Scientists at the University of Southampton have developed maps of chemicals found in jellyfish which could offer a new tool for conservation in British waters and fisheries. The maps will also be able to detect fraudulently labelled food in retail outlets by helping to trace the origins of seafood.
The Southampton based research team including Dr Clive Trueman, Dr Katie St. John Glew and Dr Laura Graham, built maps of the chemical variations in jellyfish caught in an area of approximately 1 million km2 of the UK shelf seas. These chemical signals vary according to where the fish has been feeding due to differences in the marine environment’s chemistry, biology and physical processes. Continue reading →
Rather than conduct an aquatic roll call with nets to know which fish reside in a particular body of water, scientists can now use DNA fragments suspended in water to catalog invasive or native species.
“We’ve sharpened the environmental DNA (eDNA) tool, so that if a river or a lake has threatened, endangered or invasive species, we can ascertain genetic detail of the species there,” said senior author David Lodge, the Francis J. DiSalvo Director of the Atkinson Center for a Sustainable Future at Cornell, and professor of ecology and evolutionary biology. “Using eDNA, scientists can better design management options for eradicating invasive species, or saving and restoring endangered species.” Continue reading →
Most people assume that research equipment is expensive and complicated. But, it doesn’t need to be and the noise egg is a perfect example of this. It consists of a watertight container (as used by scuba divers) and the buzzer from a cellphone and does exactly what it says: it produces low frequency noise. This allows researchers to test the effect of noise on underwater life. It is a small, simple and cheap device that anyone can build.
Underwater noise is rapidly increasing due to, for example, boat traffic and offshore wind farms. This can lead to stress for animals and difficulties in communication. Just as people have a hard time communicating in a noisy pub, animals may struggle to get their messages across when background noise is high. A nice description of how animals use sound and how noise may affect this can be found at www.dosits.org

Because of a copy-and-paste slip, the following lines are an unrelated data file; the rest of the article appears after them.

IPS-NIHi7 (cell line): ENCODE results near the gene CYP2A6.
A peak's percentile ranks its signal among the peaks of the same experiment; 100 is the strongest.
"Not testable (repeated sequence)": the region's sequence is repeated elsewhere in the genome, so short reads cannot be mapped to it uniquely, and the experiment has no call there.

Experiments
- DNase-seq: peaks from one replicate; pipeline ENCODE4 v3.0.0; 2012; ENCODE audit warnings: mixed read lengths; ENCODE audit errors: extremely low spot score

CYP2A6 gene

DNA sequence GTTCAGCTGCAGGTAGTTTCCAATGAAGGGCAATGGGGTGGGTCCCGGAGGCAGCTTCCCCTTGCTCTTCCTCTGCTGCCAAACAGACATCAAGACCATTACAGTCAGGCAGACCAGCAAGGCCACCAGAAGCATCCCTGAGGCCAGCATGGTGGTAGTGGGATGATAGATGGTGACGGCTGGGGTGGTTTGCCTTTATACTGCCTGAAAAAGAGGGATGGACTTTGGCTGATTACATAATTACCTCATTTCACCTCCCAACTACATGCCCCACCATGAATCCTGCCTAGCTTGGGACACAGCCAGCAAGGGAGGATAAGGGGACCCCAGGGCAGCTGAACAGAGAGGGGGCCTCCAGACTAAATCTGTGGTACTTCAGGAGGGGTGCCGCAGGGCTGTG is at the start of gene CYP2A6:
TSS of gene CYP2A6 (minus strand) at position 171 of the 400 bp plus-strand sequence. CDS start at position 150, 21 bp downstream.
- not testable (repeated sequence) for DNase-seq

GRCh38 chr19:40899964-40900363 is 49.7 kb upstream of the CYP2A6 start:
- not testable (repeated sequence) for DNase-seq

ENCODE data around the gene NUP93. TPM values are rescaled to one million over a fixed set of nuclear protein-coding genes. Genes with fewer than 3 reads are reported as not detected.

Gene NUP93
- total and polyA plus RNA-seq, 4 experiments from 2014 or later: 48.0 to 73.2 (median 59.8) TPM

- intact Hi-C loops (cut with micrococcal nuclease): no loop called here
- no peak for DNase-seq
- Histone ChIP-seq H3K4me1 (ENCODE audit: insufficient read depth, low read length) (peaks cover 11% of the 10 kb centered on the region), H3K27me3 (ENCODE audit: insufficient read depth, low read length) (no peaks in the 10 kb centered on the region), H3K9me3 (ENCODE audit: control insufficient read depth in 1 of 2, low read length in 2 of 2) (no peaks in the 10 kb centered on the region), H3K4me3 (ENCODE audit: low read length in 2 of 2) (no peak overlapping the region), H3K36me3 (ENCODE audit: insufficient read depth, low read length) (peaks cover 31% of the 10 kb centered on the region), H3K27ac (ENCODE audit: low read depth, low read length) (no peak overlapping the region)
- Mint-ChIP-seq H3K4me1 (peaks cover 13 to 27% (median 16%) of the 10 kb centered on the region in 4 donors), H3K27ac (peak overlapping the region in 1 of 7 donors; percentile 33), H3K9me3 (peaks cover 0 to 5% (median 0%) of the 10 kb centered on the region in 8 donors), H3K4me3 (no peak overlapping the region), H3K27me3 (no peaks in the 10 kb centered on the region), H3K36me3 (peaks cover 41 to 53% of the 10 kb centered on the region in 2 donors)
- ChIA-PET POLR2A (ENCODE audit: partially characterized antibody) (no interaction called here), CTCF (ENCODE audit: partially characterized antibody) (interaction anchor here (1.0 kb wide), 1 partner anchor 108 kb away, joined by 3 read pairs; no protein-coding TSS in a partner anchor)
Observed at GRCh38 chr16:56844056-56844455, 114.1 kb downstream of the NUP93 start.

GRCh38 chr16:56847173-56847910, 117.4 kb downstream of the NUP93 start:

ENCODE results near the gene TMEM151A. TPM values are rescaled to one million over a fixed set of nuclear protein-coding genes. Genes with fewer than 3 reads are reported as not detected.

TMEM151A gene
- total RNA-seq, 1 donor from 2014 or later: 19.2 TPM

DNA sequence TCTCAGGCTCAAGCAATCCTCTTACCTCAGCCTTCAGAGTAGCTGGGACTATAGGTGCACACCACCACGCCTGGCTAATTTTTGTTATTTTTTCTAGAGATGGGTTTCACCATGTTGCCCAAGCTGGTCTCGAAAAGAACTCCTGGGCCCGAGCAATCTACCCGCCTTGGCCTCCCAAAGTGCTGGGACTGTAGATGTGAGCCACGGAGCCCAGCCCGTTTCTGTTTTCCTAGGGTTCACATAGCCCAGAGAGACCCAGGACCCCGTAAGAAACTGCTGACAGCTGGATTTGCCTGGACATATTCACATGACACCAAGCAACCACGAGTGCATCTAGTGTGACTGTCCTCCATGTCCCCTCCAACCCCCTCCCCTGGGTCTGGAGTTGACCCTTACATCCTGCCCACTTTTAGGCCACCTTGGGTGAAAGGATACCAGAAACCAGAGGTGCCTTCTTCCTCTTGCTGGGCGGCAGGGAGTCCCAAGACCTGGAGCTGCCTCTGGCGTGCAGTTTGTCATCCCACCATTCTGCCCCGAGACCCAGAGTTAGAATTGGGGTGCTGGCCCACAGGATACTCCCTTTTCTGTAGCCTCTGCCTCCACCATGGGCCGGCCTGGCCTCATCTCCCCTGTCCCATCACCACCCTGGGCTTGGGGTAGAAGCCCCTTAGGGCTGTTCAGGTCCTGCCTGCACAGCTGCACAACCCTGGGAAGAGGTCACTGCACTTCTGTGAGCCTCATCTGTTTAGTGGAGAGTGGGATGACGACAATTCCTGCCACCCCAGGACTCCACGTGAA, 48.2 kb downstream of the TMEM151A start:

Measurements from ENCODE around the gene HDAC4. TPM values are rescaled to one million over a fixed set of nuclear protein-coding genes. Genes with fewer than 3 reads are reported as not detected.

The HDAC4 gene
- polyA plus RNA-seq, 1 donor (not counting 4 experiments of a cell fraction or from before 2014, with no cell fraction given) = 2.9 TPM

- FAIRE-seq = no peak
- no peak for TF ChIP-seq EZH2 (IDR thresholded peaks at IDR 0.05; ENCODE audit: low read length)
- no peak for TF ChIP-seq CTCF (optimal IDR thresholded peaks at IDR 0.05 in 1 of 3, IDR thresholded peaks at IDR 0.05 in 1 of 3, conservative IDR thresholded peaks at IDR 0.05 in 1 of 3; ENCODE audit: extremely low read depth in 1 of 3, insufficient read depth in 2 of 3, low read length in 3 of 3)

While there is some knowledge on the effect of noise on large aquatic animals, we still know very little about how fish and other small aquatic animals are affected. Such knowledge is vital for management of protected areas. It’s also important to know whether wind farms and boat traffic can affect reproduction in populations of underwater resources such as fish and mussels. The answers to these questions are likely to be species specific, so we’ll need data on a large number of species in different habitats. Continue reading →
Fish and invertebrates predominantly or exclusively detect particle motion.
A growing number of studies on the behaviour of aquatic animals are revealing the importance of underwater sound, yet these studies typically overlook the component of sound sensed by most species: particle motion. In response, researchers from the Universities of Bristol, Exeter and Leiden and CEFAS have developed a user-friendly introduction to particle motion, explaining how and when it ought to be measured, and provide open-access analytical tools to maximise its uptake. Continue reading →
Scientists at the University of Southampton have found a way to pry into the private lives of fish – by looking in their ears!
By studying ear stones in fish, which act as tiny data recorders, scientists can now reveal migration patterns and even provide insights into their sex life.
Managing fish stocks in a sustainable way is a major challenge facing scientists, conservationists, policy makers and fishermen. To get the best results, accurate information about the movements of fish in the wild is needed but gathering this information is extremely difficult. Continue reading →